[101] Conradin, the grandson of the Emperor Frederic II, inherited his father's claim to the kingdom of Naples, a claim which Manfred had never denied, though he had shown no inclination to retire in Conradin's favour. This young man was now persuaded by the Ghibelline party to attack Charles the usurper. His cousin, Frederick of Austria, was prepared to join him in the adventure. Conradin was defeated by Charles at Tagliacozzo in August 1268, and was captured with Frederick by one of the Frangipani, as he was trying to escape to Sicily. Charles beheaded both of them after a form of trial as rebels against himself, and as Pedro of Aragon was, through his wife Constance, the only possible claimant to the throne, and the last hope of the Ghibelline party, it appeared that Charles might now enjoy his new possession in peace. His position was to some extent dependent upon the sympathies and the policy of the Pope for the time being; his supporter, Clement IV, died a month after the execution of Conradin and a successor, Gregory X, was not elected until 1271. This pontiff was anxious to recover the Holy Land and for this purpose to keep peace between the various powers of Europe; he died in 1276, at the moment when he had prepared the way for a united crusade against the infidels, and after a rapid succession of three popes within a year, Nicholas III was elected in 1277. His policy was that of Gregory X and Charles found that any projects of self-aggrandisement were impossible. On the death of Nicholas, Charles worked the papal election in his own interests and secured the elevation of a Frenchman, Simon de Brie, who took the title of Martin IV. Charles kept the new Pope under his own supervision at Viterbo, and was able to make himself the predominant power in the Italian peninsula. He was then preparing to attack Constantinople, when the outbreak occurred which is known as the Sicilian Vespers.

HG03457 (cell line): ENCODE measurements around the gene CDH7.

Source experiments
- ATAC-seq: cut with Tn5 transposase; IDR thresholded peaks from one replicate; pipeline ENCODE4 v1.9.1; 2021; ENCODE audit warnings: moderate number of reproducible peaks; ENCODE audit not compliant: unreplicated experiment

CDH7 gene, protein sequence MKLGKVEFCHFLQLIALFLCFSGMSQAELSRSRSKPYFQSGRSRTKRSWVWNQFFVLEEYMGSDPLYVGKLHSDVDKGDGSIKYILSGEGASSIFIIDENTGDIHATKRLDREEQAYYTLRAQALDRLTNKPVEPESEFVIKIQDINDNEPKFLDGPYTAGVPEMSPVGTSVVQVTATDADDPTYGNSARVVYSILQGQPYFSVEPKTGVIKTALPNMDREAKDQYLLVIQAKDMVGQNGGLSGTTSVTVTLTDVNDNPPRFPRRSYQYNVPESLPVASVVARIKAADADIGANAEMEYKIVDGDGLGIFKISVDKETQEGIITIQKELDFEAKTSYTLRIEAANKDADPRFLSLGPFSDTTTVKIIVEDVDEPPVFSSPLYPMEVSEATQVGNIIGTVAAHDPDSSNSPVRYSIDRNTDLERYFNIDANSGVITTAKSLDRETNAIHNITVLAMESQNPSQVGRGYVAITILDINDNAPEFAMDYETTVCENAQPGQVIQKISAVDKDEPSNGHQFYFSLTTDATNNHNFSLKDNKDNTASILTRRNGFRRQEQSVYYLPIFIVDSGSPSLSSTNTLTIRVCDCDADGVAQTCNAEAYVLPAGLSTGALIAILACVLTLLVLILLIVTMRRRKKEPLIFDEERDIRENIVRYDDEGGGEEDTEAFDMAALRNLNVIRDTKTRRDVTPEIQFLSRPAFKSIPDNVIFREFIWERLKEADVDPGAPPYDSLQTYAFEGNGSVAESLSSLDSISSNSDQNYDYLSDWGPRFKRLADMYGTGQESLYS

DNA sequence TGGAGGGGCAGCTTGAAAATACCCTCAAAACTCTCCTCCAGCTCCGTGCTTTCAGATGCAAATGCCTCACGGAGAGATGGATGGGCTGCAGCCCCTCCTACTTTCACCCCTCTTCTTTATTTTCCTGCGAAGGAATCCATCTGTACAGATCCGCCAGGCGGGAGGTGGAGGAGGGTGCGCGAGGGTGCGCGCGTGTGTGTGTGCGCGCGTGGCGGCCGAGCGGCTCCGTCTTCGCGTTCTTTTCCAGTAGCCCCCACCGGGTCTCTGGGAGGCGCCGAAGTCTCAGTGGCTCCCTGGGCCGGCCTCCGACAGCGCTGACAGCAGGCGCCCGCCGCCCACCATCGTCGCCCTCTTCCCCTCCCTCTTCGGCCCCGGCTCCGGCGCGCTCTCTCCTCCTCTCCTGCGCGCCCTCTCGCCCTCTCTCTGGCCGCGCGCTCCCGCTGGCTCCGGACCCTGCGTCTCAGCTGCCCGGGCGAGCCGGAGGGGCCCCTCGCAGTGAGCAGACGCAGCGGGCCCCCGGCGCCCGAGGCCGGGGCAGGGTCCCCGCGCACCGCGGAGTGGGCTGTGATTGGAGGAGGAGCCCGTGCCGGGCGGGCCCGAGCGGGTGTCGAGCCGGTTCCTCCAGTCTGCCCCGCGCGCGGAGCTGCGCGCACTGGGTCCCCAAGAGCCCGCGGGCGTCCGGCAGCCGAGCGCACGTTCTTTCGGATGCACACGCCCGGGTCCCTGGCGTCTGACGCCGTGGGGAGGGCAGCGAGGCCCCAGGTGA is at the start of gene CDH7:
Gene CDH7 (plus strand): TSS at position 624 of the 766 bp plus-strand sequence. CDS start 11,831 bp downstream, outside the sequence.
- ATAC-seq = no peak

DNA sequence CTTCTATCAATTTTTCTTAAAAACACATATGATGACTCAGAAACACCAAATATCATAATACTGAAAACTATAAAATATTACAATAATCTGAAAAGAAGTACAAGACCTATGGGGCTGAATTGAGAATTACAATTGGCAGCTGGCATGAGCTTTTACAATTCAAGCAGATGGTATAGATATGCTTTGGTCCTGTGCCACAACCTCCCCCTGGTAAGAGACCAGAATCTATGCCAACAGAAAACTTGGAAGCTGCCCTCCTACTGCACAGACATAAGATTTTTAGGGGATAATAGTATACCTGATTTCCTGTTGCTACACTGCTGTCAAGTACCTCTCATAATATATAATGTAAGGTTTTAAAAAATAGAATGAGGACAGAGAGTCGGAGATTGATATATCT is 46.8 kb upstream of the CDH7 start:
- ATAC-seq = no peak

James the Conqueror had been in receipt of an annual tribute from El Mostansir, the Moorish King of Tunis. When Mostansir died, one of his sons seized the throne and denounced the treaty with Aragon, and Pedro proceeded to secure a footing in Northern Africa. He sent an expedition in 1280, under the command of a Sicilian, Conrado de Llansa, and established what amounted to an Aragonese protectorate [102] over Tunis. In 1281, Pedro prepared to extend his influence yet further upon the coast of Africa, and gathered a fleet of 140 ships and an army of 15,000 men at the mouth of the Ebro. The King of France was not unnaturally alarmed by these extensive preparations and sent ambassadors to inquire into Pedro's intentions; they were informed that the expedition was destined to proceed to Constantine, the Governor of which had asked the King of Aragon to help him against the King of Tunis. A landing was made in 1282 at the town of Alcoyll, where the Aragonese troops fortified themselves and began some desultory operations against the natives. Then came an embassy from the Sicilians who had revolted against Charles of Anjou. On Easter Monday, March 30, 1282, as people were streaming out of Palermo to Monreale to hear vespers in the monastery church, a French soldier insulted a girl under pretence of searching for concealed weapons. A shout was raised, "Muoiano i Francesi," the soldiers on the spot were killed and the population, exasperated by years of brutality and insolence, began a massacre of the French which continued for twenty-four hours and is said to have cost the lives of four thousand victims.